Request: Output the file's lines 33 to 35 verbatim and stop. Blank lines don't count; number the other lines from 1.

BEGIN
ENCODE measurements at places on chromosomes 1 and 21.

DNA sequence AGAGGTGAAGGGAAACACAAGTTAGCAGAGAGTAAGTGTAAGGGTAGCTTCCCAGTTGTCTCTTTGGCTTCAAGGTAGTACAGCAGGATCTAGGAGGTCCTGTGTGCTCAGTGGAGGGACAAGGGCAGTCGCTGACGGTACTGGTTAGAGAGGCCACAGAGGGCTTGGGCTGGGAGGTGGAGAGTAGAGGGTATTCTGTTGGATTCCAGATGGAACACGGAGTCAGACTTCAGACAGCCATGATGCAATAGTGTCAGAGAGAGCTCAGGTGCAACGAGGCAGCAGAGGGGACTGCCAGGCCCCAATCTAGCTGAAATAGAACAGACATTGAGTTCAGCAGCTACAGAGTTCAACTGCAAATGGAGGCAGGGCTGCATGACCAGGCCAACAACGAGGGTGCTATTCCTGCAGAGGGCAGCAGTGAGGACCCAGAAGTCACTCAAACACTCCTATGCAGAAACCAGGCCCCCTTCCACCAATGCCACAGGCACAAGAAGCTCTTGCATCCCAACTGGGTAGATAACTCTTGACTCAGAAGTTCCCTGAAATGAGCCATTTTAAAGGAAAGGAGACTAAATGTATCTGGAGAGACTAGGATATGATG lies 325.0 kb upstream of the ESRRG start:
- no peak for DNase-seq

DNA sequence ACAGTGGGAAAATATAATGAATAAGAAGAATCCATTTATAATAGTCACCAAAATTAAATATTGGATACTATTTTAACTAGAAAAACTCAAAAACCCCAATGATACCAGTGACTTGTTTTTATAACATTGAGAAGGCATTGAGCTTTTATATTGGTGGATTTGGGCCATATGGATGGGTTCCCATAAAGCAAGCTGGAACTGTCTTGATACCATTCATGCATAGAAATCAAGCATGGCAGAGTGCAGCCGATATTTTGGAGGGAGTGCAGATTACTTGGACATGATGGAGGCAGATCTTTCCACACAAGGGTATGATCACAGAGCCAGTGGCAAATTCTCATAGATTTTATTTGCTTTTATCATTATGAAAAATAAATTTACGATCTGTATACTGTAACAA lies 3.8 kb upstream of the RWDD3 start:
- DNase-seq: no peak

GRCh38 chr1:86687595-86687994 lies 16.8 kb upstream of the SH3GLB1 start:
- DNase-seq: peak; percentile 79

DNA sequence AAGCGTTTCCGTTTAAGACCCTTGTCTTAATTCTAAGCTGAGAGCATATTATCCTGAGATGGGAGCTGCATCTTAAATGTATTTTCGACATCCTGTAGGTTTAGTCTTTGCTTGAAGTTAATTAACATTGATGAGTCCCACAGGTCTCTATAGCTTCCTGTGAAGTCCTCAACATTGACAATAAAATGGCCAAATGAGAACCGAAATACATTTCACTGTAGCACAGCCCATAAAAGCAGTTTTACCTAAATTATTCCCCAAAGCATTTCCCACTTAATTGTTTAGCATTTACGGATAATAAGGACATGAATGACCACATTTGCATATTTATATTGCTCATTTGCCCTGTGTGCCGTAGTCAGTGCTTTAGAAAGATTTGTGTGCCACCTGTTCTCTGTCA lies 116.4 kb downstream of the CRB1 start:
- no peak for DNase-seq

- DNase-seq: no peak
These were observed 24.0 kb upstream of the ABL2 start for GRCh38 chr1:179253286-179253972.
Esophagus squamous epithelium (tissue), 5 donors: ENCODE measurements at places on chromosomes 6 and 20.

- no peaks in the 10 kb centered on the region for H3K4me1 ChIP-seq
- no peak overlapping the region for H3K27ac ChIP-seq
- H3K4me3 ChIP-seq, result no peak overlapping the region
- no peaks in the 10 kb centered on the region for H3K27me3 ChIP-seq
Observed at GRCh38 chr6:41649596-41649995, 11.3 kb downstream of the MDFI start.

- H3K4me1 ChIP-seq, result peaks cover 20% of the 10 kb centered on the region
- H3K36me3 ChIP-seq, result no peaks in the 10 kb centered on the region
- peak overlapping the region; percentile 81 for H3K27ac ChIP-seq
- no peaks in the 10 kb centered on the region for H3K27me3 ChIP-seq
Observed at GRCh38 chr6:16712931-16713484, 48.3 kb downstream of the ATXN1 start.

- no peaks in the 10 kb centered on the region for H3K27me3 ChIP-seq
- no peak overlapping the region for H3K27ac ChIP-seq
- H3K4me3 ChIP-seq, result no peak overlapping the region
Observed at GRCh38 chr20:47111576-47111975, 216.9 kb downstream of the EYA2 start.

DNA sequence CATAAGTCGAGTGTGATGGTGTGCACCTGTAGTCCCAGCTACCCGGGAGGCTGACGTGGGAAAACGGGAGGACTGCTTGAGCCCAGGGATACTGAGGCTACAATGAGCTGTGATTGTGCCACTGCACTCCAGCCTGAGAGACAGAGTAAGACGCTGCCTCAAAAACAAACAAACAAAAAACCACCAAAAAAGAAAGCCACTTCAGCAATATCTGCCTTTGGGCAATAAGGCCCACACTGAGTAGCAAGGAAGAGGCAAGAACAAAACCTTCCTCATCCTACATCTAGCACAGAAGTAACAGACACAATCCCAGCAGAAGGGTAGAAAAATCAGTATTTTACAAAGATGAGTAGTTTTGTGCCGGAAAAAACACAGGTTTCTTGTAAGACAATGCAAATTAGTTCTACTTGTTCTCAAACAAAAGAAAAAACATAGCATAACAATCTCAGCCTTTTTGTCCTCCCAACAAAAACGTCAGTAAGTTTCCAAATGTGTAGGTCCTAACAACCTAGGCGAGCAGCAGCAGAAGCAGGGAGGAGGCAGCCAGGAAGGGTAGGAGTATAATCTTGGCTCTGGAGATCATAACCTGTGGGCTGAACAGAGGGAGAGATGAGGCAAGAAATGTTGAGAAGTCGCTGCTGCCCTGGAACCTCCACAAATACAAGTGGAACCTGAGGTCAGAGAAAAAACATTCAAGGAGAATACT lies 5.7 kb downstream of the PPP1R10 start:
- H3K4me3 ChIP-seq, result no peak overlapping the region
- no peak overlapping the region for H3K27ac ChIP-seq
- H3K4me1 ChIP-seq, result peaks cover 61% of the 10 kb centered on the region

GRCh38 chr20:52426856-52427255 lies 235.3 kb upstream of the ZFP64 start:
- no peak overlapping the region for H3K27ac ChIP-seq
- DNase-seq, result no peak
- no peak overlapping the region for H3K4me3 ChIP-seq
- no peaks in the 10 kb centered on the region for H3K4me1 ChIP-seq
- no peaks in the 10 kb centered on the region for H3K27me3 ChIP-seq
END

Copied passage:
- DNase-seq, result no peak
- no peak overlapping the region for H3K4me3 ChIP-seq
- no peaks in the 10 kb centered on the region for H3K4me1 ChIP-seq